“Against Common Sense”

Kumashiro’s, “Against Common Sense,” is both thought provoking and educational. I enjoy that his take on the education system and on our role as a teacher is realistic and understanding of the pressures and responsibilities our career carries with it. This pressure and responsibility to deliver to our students the best education possible means questioning our methods and pedagogy. This questioning and challenging of the way things are and why is exactly what Kumashiro advocates for. Not only do we have to deliver the curriculum content and prepare our students for the changing world they live in, but we also have to tackle issues like racism, sexism, bullying and oppression in the school system and society. Balancing all of these tasks and remaining unbiased and non-controversial can seem very daunting and Kumashiro points this out. The forward of the book discusses in length the American school reformation, an issue that is at the forefront of not only America, but also Canada. To me it is alarming how an initiative that initially seems so progressive and positive can essentially be very oppressive and negative once it has been de-constructed. Common sense is schooling is an important part of teaching but Kumashiro also points out how this common sense can also be a hinder to the experience and education of a student. He states that common sense only tells us what schools should be teaching and not what our schools could be teaching. Kumashiro also points out that common sense ignores the oppression that status quo in schools elicits. These common sense constraints and limits within the school system inhibit both teacher and student potential. This is a problem that we as teachers need to face and challenge.

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5 thoughts on ““Against Common Sense”

  1. This is along the same lines of what I got from the reading. I like how you specifically mention the different types of oppression that using common sense within the classroom can lead to. Do you think, in some ways, that the use of common sense within the classroom can be deemed as positive?

  2. Howardecs210: Yes! Common sense can and is used to benefit us in the classroom everyday. I believe that common sense can help us keep our classroom flowing smoothly and help us time-manage the classroom as well. In addition, if we take the time to understand out students and use our common sense critically, we can use that information to tailor our classroom management strategies and focus in on topics of interest in our lesson plans. However, it is important that we do not let our common sense take over our classroom or put too much weight on our common sense which may be highly culturally influenced and negative.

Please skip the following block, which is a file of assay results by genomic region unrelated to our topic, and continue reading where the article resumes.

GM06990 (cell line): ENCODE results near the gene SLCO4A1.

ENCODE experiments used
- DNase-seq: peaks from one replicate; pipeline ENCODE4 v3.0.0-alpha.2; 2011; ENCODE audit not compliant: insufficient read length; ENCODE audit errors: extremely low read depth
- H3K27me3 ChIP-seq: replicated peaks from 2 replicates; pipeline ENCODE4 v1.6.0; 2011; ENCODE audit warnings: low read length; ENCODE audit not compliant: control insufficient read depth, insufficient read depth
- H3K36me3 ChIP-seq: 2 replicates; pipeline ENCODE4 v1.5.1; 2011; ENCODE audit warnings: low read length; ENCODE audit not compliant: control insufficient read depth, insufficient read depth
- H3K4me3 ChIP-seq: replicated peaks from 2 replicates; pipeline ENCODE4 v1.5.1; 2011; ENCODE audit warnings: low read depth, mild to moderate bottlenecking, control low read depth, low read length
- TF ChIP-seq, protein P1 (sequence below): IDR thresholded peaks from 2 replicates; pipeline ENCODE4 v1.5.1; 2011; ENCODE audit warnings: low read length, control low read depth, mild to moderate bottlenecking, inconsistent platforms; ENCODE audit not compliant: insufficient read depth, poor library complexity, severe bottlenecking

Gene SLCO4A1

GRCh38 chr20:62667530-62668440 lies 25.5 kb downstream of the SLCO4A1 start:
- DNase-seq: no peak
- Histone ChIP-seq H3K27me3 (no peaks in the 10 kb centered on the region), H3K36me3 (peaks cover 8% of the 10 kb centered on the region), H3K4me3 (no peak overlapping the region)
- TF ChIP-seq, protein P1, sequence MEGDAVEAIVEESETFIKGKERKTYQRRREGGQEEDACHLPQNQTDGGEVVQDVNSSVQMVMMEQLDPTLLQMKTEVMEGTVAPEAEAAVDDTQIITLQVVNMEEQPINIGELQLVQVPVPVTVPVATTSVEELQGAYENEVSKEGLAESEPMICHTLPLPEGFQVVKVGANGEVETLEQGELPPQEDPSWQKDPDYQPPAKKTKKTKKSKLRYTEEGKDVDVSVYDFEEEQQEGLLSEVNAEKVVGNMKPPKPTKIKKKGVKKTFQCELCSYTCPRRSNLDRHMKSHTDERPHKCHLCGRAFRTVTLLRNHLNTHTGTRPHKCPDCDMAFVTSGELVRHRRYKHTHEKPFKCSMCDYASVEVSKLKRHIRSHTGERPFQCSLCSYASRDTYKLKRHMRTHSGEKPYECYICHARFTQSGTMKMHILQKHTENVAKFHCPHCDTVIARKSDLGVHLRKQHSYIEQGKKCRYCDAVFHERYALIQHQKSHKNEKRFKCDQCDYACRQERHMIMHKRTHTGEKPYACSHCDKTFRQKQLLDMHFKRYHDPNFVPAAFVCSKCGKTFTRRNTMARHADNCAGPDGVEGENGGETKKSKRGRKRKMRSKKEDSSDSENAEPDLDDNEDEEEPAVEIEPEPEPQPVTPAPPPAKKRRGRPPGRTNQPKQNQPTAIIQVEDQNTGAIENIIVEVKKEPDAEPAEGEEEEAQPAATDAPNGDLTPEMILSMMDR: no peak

3. @kweiss3: If we can combat ignorance of cultural oppression then we are taking a giant step in the right direction. I do believe it will get easier to decipher our oppressive pedagogy as we are more educated and become more aware of the ways we encourage oppression in our classrooms unknowingly. Unfortunately it will be challenging for us as teachers, but as long as we keep learning and making a constant effort to create a classroom and curriculum of equality we are doing the best we can! I know personally I am making progress by identifying the parts of my pedagogy that are oppressive and changing them. When I encounter oppressive issues that I had never realized before, I know that I am becoming a better and more prepared teacher. Do you feel that your pedagogy is progressing?

    • I do feel that my pedagogy is progressing! I’m noticing more and more oppressive commonsense things in my daily life, both in school and out of school. I think being able to recognize them elsewhere is helping me recognize them in myself.

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